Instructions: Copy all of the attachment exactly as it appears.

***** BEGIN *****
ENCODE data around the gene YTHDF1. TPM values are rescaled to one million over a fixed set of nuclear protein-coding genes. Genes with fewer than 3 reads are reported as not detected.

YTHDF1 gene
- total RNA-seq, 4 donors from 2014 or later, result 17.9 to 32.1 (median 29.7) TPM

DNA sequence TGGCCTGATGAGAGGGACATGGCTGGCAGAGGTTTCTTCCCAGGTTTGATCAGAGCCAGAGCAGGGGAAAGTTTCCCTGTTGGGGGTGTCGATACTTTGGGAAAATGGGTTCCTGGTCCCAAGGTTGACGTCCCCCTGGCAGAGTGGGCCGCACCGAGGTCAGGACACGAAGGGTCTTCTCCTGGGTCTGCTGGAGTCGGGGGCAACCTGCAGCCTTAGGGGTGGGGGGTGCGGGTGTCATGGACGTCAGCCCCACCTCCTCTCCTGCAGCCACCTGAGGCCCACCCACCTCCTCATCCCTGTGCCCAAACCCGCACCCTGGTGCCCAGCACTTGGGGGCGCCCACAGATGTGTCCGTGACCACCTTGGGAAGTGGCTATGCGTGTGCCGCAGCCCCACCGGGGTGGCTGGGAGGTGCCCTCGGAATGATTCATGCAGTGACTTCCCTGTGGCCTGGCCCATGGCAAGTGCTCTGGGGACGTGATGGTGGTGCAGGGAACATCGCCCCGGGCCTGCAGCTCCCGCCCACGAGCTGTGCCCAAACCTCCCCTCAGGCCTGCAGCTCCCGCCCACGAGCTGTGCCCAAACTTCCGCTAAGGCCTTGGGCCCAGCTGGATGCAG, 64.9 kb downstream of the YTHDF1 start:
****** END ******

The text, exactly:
ENCODE data around the gene YTHDF1. TPM values are rescaled to one million over a fixed set of nuclear protein-coding genes. Genes with fewer than 3 reads are reported as not detected.

YTHDF1 gene
- total RNA-seq, 4 donors from 2014 or later, result 17.9 to 32.1 (median 29.7) TPM

DNA sequence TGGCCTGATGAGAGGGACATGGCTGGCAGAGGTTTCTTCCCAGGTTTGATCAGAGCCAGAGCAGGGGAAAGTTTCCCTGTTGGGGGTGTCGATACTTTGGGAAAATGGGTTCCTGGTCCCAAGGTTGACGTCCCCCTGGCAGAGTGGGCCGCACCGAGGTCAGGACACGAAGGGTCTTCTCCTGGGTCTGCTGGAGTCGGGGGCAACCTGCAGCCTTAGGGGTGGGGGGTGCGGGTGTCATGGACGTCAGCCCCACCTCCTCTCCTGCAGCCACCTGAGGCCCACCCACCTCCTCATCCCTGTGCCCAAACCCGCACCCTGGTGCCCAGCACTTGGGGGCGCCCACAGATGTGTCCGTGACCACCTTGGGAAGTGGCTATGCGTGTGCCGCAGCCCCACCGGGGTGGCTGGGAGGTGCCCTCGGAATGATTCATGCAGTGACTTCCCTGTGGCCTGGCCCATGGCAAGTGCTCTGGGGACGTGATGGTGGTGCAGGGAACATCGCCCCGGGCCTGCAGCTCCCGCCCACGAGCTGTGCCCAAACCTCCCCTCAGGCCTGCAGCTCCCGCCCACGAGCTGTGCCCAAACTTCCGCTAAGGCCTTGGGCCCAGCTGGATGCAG, 64.9 kb downstream of the YTHDF1 start: